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Taiwan Students End Parliament Sit-in

  • Ralph Jennings

FILE - Student leaders chant slogans inside Taiwan's legislative Yuan, Taiwan's parliament, after a visit from Legislative Speaker Wang Jin-pyng and lawmakers from both the Nationalist Party (KMT) and opposition Democratic Progressive Party (DPP) in Taipe
Hundreds of students who have occupied Taiwan's parliament since March 18 are calling off their unusually aggressive protest. The decision to quit follows parliament speaker Wang Jin-pyng's promise Sunday to hold off on a contested China trade deal until an oversight bill is passed. He also pledged to later open legislative discussions on the trade deal.

Hsu An, a 21-year-old protester just off military duty, was among those occupying parliament's north gate.

He said he thinks the timing of the departure is just right. "We can't stay," Hsu explained, because Taiwan has a lot of things that need to pass legislative review, so to keep on occupying parliament is quite irrational. But he added that if there's another chance and he's directed by another protest leader, he would like to step out to demonstrate again.

Hsu's movement had demanded that parliament drop the fast-track ratification of a trade pact with China. The occupation later escalated with the break-in of Taiwan's cabinet offices and a 300,000-strong street demonstration. Protesters were then asking President Ma Ying-jeou to scrap and redo the pact in a more transparent way. Negotiators had signed the deal in June.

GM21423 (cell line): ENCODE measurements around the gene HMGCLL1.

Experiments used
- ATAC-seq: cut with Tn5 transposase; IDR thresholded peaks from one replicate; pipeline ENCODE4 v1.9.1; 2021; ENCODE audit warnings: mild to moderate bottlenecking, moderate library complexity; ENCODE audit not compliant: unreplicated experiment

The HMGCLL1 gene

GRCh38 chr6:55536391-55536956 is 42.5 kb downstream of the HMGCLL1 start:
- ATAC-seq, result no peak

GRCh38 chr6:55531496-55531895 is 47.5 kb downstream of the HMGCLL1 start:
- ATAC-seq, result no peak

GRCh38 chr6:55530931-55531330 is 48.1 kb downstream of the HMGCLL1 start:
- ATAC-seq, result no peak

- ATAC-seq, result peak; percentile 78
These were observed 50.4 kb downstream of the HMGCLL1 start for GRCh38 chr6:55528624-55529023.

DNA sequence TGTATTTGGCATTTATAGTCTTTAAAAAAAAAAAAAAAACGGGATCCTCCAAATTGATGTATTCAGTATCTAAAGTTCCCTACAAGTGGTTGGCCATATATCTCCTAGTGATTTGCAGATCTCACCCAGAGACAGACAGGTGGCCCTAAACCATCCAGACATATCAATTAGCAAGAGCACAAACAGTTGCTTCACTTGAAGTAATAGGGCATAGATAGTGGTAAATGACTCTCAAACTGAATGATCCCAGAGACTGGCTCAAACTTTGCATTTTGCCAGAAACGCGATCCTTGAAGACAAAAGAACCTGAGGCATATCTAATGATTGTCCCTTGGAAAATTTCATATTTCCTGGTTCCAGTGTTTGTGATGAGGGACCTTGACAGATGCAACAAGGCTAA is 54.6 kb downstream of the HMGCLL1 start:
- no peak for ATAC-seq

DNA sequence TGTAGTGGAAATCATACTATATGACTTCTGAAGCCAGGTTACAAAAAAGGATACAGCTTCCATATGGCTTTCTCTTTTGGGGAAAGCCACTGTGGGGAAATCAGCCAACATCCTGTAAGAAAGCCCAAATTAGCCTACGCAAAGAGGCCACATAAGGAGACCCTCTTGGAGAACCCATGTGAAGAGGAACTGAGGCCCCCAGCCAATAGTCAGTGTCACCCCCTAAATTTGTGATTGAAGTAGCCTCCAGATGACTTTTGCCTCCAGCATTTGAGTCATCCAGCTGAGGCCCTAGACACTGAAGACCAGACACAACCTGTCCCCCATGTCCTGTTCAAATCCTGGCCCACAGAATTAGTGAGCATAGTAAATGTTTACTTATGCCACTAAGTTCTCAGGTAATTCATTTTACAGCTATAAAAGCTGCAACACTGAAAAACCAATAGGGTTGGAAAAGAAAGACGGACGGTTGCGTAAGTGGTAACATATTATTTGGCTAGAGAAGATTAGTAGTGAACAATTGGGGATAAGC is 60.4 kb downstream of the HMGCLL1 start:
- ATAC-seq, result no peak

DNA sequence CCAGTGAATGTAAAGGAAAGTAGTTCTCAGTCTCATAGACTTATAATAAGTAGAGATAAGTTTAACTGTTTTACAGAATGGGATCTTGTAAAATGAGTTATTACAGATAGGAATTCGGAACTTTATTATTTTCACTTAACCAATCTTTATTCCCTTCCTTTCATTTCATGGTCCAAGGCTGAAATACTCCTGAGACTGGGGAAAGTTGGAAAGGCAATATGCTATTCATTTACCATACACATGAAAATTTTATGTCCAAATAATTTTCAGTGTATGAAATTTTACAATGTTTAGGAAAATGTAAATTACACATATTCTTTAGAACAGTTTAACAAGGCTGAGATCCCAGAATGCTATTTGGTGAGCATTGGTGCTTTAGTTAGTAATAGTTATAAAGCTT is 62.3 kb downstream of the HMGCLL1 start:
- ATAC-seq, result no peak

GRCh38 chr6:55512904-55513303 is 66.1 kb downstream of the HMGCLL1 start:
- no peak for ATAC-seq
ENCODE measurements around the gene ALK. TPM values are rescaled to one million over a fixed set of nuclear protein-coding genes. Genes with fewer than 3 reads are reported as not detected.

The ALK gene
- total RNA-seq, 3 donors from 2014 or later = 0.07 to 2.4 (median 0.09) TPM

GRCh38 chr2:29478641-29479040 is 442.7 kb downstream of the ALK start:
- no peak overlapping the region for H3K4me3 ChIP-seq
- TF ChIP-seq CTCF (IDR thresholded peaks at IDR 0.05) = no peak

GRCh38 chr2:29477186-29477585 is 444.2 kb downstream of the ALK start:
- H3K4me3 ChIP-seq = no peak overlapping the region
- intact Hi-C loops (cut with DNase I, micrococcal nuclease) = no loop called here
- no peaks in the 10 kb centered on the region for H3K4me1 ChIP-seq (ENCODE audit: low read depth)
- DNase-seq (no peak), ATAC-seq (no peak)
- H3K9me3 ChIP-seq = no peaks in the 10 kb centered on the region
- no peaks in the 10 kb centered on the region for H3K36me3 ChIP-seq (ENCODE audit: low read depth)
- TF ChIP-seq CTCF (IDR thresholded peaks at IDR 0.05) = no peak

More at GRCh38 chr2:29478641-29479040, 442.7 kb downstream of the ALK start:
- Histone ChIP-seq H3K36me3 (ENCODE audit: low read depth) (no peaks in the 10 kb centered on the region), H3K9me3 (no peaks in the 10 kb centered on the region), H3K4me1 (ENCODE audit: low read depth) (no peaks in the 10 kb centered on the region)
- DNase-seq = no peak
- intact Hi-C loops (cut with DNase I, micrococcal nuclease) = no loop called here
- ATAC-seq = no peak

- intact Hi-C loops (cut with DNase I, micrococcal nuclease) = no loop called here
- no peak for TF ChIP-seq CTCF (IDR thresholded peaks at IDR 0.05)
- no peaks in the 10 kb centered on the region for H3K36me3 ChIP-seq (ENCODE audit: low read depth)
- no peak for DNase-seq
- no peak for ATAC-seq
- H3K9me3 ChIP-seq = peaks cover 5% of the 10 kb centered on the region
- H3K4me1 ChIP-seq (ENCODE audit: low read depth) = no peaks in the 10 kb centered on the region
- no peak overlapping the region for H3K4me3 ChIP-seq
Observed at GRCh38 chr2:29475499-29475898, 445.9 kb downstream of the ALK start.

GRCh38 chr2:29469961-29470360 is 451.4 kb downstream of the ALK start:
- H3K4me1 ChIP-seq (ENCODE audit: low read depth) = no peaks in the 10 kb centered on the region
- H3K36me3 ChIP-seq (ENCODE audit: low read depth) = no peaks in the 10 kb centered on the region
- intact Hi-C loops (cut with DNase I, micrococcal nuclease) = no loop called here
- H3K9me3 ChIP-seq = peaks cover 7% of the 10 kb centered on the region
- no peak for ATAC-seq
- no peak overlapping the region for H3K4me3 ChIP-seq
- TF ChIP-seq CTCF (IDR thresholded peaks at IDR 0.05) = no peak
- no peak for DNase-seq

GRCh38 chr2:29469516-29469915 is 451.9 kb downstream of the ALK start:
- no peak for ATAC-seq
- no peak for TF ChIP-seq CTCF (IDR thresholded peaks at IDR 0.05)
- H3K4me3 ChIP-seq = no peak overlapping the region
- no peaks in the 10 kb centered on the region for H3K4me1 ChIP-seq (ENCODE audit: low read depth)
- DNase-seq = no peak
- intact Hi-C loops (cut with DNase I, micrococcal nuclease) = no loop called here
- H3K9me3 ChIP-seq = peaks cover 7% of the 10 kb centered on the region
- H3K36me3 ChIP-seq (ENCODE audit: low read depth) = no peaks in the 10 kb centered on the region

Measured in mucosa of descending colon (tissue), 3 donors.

China claims sovereignty over self-ruled Taiwan and has threatened military force to bring the two sides together. Some in Taiwan fear China will use trade deals to lure the island into reunification. Since Ma took office in 2008, his government has signed 20 agreements with China to bolster Taiwan's economy. Officials say the service trade pact will lift Taiwan's vast service sector, including banks and healthcare.

The protest has prompted cabinet officials to review the way they communicate with the public. The premier's spokesman Sun Lih-chyun told a news conference the government did not initially grasp what protesters wanted and then acted too late to influence them.

Sun thinks a big problem arose from the way the government communicates with its friends. Sun says there was an obvious underestimation and that leaders also failed to grasp the timing. He added that once the big problem was discovered, the government could not get itself on track.

Protesters leaving parliament Thursday in their signature black shirts, a symbol of poor transparency, and bearing sunflowers signaled they will stay politically active. Some may give public speeches or hold forums to challenge trade relations with China while others draft plans for a mass street demonstration.

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